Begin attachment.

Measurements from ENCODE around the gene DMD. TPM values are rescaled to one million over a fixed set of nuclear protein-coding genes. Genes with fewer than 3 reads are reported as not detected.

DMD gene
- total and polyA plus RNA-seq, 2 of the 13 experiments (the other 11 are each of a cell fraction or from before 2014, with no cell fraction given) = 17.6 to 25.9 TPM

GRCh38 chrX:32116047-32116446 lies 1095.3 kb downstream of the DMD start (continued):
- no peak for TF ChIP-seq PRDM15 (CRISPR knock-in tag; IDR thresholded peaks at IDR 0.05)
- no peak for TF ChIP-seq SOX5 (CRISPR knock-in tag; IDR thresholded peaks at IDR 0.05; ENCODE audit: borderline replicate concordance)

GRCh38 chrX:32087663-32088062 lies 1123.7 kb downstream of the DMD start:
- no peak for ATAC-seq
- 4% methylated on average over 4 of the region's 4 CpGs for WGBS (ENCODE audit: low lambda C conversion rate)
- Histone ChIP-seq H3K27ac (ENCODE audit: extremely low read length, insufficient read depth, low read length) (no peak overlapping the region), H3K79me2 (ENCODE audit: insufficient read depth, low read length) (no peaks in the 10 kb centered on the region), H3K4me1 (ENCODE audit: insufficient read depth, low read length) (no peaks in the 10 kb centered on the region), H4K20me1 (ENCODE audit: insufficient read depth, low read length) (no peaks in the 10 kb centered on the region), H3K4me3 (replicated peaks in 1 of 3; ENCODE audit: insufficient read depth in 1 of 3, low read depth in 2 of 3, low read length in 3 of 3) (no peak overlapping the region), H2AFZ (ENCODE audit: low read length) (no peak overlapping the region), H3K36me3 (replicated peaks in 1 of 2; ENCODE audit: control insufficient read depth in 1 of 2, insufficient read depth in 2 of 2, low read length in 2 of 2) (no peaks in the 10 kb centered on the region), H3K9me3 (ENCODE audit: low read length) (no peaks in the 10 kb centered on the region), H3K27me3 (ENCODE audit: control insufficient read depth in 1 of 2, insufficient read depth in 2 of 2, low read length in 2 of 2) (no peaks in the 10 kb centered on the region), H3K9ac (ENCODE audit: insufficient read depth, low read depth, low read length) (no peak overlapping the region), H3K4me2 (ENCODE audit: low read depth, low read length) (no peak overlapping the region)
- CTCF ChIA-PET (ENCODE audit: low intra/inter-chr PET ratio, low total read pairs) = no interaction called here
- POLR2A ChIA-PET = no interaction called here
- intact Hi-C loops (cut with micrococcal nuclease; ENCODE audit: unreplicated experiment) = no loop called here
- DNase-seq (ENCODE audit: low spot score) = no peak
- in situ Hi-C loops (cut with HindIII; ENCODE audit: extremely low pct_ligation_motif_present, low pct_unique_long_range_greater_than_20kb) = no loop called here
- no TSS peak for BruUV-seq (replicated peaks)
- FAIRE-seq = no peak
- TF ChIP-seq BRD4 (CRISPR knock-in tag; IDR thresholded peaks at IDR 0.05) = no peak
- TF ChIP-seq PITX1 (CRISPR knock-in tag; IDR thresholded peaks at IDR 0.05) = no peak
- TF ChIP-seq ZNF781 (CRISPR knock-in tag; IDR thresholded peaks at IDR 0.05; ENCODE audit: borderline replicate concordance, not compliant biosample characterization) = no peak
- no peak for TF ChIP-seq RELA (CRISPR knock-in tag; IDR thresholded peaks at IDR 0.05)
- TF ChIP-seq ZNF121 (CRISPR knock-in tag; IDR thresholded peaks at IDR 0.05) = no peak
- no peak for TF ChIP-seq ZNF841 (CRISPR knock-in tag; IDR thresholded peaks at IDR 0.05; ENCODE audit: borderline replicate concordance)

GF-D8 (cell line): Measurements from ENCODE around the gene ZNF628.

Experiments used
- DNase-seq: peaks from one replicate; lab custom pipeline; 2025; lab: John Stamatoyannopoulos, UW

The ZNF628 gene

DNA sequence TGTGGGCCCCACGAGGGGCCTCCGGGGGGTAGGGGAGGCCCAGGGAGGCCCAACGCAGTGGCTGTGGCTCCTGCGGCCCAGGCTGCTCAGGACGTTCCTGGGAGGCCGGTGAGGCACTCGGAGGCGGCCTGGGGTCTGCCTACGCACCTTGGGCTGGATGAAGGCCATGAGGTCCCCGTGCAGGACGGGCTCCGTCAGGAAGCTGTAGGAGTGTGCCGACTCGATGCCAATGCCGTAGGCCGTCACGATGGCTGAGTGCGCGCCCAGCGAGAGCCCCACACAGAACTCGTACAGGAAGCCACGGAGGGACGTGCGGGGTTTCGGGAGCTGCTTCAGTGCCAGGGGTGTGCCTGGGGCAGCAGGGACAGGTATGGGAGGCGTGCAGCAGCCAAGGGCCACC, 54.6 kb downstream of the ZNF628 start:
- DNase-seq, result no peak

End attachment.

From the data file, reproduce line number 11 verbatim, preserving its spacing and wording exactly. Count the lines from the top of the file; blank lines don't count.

- CTCF ChIA-PET (ENCODE audit: low intra/inter-chr PET ratio, low total read pairs) = no interaction called here